While in South Africa, I hope to learn more about the movement, how it came about, and how it accomplished its goal. I am blessed with the opportunity to travel to such a place, and I hope to make the most of my time in South Africa!
Jacob Zuma assumed power as the fourth president of South Africa in May 2009. Today, February 14th 2018, Zuma resigned amid severe pressure from his political party, The African National Congress. Zuma’s presidency was plagued by allegations and charges of corruption; where at one point the Supreme Court of Appeals ruled that he must face 18 counts of corruption over a multibillion dollar arms deal stemming back to 1999. During much of Zuma’s political career, the shadow of scandal followed him, but he always seemed to weather the storm, earning him the nickname “Teflon President.” After a recall and request for his immediate resignation by the ANC’s National Executive Committee, Zuma announced Wednesday morning via a television address that he would resign as president of the republic. In his address, he said that no life should be lost in his name, and the ANC should never be divided because of him. But what was Zuma’s relationship with the ANC, and why did they call for the resignation of a president from their own party?
The African National Congress, founded in 1912, has been the ruling party of a post-Apartheid South Africa. The ANC gained significant international attention in 1994 with the presidential election of Nelson Mandela. Jacob Zuma first got involved with the ANC through its Youth League, notably founded by Nelson Mandela, Walter Sisulu, and Oliver Tambo. In 1963, Zuma was arrested and sent to Robbin Island, where he spent 10 years in prison alongside Mandela. After being released from jail, Zuma got more involved within the ANC, eventually being elected as the Deputy President in 1997. After working and assuming leadership roles within the ANC for quite some time, Zuma was elected as president with the backing of his party. After years of stagnant economic conditions, corruption scandals, and unpopularity with his people, Zuma began to lose the confidence of his own party. The ANC, in an effort to rebuild its image ahead of the 2019 elections, has moved on from Jacob Zuma and is looking for a fresh start with a new leader. As of today, The ANC seems to be pushing for Cyril Ramaphosa, the deputy president, to succeed Zuma and rebuild the image of the ANC as well as reboot the economy and clamp down on corruption.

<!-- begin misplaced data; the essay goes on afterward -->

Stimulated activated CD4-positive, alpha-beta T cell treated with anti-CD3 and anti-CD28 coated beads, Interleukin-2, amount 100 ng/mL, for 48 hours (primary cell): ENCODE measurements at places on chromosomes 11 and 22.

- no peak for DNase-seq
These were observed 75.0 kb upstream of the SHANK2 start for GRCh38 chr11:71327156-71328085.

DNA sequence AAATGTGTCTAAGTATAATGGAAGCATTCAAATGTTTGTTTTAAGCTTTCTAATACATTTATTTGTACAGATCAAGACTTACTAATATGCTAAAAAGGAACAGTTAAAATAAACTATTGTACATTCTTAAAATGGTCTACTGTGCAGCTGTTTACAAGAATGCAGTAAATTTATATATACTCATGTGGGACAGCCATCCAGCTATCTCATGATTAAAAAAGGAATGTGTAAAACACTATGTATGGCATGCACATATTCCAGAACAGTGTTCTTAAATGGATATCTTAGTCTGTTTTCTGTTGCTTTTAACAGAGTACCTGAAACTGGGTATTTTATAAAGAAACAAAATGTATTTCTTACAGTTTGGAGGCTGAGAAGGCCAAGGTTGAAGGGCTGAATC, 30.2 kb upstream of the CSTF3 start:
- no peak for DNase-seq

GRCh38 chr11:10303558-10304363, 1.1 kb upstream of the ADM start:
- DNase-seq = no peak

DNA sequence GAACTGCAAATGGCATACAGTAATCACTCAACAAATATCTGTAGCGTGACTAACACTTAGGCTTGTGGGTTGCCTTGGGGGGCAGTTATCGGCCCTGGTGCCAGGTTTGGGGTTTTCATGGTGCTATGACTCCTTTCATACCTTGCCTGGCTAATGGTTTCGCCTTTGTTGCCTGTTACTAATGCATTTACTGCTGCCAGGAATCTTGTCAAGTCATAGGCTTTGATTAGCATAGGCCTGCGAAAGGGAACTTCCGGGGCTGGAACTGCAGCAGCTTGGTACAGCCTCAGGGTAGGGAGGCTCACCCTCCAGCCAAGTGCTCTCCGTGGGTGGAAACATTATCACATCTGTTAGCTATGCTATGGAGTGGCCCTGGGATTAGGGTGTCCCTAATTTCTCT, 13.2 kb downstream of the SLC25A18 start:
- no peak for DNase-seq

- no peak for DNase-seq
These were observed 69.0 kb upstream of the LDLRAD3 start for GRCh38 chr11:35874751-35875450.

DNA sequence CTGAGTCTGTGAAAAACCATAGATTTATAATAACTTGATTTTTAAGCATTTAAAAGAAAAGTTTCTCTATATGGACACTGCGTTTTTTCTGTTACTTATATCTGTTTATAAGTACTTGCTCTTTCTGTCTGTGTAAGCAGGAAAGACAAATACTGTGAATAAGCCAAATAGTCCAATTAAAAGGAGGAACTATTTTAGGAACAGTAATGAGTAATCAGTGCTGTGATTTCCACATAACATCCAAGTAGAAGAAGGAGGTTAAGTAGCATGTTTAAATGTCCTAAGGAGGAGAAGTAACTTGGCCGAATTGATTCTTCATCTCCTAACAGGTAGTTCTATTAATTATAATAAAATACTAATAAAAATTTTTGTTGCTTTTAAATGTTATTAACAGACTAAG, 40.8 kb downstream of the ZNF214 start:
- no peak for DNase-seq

In January 2018, news broke that North and South Korea would march together under one flag at the 2018 Winter Olympics. Both North and South Korea have agreed to form a women’s hockey team and send it to the games along with a joint delegation of athletes and supporters. These negotiations are a major breakthrough for a region that has been plagued by tense relations for decades. It is important to note that the last time South Korea hosted the Olympics in 1988, two agents, acting on behalf of North Korea, bombed a commercial airliner headed to the games. The bombing resulted in the death of all 115 people on board, and lead to increased tensions between the two nations.